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McNewt

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About McNewt

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    Nebula

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  • Location
    Stockholm, Sweden
  1. Excellent idea! I'll give that a try. Last week, after having spent an hour in -7°C without gloves changing eyepieces started to become somewhat difficult.
  2. McNewt

    What did the postman bring?

    Yeah, the Nagler 31 is a hefty beast. I had planned to order just the adapters plus the dust caps, but ended up with this. I guess part of the theme is finding stuff. The night before I ran out of patience with my tiny finderscope. Porridge and pasta on the menu for a while. First light is expected to be... (checking wheather forecast) in February. Not a single day with clear skies for the next coming 10-days.
  3. McNewt

    What did the postman bring?

    Some unboxing to be done. Dog helps out removing packing material so two-legged-one can take photos. While furry-one plays with the big box on the floor, two-legged-one plays with the smaller boxes. This is what was inside. The round thing with concentric circles on it is a collimation tool for my newt. The piece of electronics down right is a pulser for the Telrad. There are three more 2"/1.25"-adapters to be delivered. Telescope-express were graceful to do a part delivery at no extra cost since they ran out of stock of adapters.
  4. I don't have an over-the-shoulder strap on my bag. Only two straps for hand carry that are just long enough to get over one shoulder. That "Gitzo" looks like a winner.
  5. There are these all terrain strollers that have big wheels and nice suspension and they won't topple over all that easy... and they are foldable. Drawback is that they are expensive and not made to carry telescope equipment in the first place so it would require some modification. After some searching for prams, strollers and trolleys I found this http://www.ukmatchangler.com/match-pages/reviews/boxes/frenzee-fxt-hgv-trolly.php . Made to carry fishing gear.
  6. I like this concept. I guess bigger wheels would be necessary to be able to clear uneven ground a bit easier. Mounting that on a hand truck perhaps.
  7. To be honest... I've used the wife solution a couple of times too. *laugh* Once I've gotten past the negotiation part it usually works better than anything. The trade off can be that those viewing sessions are a bit shorter.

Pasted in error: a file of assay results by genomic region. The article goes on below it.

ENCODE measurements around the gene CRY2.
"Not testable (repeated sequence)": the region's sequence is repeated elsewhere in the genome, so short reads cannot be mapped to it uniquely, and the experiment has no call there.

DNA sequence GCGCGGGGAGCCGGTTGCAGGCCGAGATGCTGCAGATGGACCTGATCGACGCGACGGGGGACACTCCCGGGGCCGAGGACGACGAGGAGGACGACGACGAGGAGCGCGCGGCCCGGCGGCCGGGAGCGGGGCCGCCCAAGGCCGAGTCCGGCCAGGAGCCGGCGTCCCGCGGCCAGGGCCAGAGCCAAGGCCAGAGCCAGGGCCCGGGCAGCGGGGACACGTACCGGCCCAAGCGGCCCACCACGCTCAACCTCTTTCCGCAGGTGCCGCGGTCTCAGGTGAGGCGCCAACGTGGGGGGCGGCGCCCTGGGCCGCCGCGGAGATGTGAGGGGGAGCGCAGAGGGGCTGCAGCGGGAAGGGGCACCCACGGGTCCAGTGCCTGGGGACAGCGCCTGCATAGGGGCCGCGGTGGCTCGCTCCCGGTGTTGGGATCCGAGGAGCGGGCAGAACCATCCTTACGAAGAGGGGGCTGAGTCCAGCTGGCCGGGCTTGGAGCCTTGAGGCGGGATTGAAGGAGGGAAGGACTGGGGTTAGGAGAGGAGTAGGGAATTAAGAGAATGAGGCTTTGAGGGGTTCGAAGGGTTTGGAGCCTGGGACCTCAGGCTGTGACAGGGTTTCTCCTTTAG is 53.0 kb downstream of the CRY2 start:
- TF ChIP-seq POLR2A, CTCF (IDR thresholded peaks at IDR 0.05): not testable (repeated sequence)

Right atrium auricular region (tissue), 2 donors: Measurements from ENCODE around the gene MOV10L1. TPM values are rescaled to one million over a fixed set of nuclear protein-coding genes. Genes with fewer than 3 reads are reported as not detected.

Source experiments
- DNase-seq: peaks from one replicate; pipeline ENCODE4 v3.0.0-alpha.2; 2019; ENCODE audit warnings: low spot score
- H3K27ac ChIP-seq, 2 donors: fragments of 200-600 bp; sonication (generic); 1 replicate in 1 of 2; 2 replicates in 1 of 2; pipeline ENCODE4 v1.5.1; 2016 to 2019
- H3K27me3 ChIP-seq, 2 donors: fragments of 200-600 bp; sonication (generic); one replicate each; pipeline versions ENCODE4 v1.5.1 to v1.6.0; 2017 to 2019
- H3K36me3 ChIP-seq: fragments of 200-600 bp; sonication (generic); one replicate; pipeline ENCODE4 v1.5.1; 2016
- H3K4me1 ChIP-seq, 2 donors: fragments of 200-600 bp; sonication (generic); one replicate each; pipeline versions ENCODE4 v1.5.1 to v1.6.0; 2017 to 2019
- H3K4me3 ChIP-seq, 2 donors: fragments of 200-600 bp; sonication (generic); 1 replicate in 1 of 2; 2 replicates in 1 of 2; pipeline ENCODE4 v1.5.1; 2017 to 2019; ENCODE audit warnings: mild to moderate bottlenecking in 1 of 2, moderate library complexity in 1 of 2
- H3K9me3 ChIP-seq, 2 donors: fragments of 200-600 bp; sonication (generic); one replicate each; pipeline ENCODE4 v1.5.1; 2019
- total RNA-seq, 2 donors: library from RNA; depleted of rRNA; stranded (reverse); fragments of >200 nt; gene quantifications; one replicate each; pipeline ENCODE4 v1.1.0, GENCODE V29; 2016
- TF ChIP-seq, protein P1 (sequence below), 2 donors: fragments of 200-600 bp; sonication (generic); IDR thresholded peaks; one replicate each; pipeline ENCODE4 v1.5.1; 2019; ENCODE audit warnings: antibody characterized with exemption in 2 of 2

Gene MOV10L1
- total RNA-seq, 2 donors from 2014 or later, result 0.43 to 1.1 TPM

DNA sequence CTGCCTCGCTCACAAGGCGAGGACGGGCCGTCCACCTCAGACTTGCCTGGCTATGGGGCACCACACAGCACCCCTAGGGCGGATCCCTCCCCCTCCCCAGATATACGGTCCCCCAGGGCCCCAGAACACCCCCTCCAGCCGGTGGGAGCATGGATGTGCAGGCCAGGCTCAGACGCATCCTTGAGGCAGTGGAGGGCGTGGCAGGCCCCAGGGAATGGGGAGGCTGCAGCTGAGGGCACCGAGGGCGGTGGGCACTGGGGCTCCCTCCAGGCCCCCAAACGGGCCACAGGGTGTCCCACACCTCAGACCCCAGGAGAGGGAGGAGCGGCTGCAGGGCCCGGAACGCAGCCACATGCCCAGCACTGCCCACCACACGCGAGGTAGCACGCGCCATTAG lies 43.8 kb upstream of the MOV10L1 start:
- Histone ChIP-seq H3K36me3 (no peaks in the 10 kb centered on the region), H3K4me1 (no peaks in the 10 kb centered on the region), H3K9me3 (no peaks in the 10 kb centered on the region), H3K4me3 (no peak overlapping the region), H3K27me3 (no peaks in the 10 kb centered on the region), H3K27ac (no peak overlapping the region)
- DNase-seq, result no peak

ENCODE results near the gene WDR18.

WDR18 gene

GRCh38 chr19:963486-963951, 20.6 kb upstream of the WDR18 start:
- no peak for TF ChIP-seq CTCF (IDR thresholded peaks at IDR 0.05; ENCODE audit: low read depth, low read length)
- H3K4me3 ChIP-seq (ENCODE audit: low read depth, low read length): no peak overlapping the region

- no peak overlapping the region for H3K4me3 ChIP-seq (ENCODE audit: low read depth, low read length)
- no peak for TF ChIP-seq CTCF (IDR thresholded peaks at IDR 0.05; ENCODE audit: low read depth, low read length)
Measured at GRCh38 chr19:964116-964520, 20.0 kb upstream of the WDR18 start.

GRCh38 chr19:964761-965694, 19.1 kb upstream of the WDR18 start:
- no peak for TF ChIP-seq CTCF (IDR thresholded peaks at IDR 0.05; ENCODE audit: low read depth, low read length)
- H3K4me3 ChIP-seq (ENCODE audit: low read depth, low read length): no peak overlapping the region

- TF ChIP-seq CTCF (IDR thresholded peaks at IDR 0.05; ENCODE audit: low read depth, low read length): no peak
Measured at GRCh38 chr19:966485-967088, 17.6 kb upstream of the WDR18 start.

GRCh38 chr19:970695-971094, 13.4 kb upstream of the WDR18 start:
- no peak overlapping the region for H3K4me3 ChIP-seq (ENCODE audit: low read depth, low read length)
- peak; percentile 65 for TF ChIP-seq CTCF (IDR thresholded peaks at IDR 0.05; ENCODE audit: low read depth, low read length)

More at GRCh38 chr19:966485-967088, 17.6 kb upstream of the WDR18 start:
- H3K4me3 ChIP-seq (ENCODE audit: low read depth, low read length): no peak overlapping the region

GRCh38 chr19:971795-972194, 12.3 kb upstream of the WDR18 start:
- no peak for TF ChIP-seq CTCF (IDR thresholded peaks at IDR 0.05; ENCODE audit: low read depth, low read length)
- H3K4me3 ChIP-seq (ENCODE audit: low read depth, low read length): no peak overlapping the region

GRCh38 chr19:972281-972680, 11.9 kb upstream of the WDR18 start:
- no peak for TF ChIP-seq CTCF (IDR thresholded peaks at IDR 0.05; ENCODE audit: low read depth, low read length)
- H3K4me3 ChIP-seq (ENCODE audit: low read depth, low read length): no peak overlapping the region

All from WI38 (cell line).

8. If I've managed to post this in the wrong part of the forum perhaps some kind admin can help out moving it. Anyway. I have a rather large padded carry bag with two compartments that fits both my scope and mount and I can carry it over my shoulder. The battery has a carry handle built in to it. For my eyepieces I've recently acquired Pelican type cases, albeit not branded. For the rest of the gear I have a large transparent Tupperware type of box in which I keep stuff like finder scope, synscan unit, cables, adapters and what not. Everything put together is heavy, but considering just the weight I'm still be able to carry it all some moderate distance, for example from my car out into a field. Today I have to dump a lot of stuff into a regular backback, carry the padded bag over one shoulder, keep the battery in one hand and the box under the other arm. Some stuff I leave at home. It sort of works, but it is far from ideal. For example I have one the place that I regularly visit which is up on a ridge. The ground is not exactly flat and level and I'm always worrying that I will accidentally drop some gear. I'm avoiding walking back and forth several times since it is far too easy for someone to pick something up and just walk away with it. What solutions do you have?
  9. Thank you! I noticed DRT's comment about overlaps and he has similar sets too. Extreme wide field is bliss, but not suitable for all targets. For planetary I tend to prefer the tighter field of view.
  10. Full set of Lunt/APM eyepieces... ...and the Pentax XW gang. I received the 10 and 20 mm today so I will be getting a case for these. In terms of focal lengths there are overlaps, but given that most of my eyepieces are all over the place after a viewing session I apparently tend to switch back and forth between 70º and 100/110º to get the best possible views. Naturally the 3.5mm eyepieces are the least used ones.
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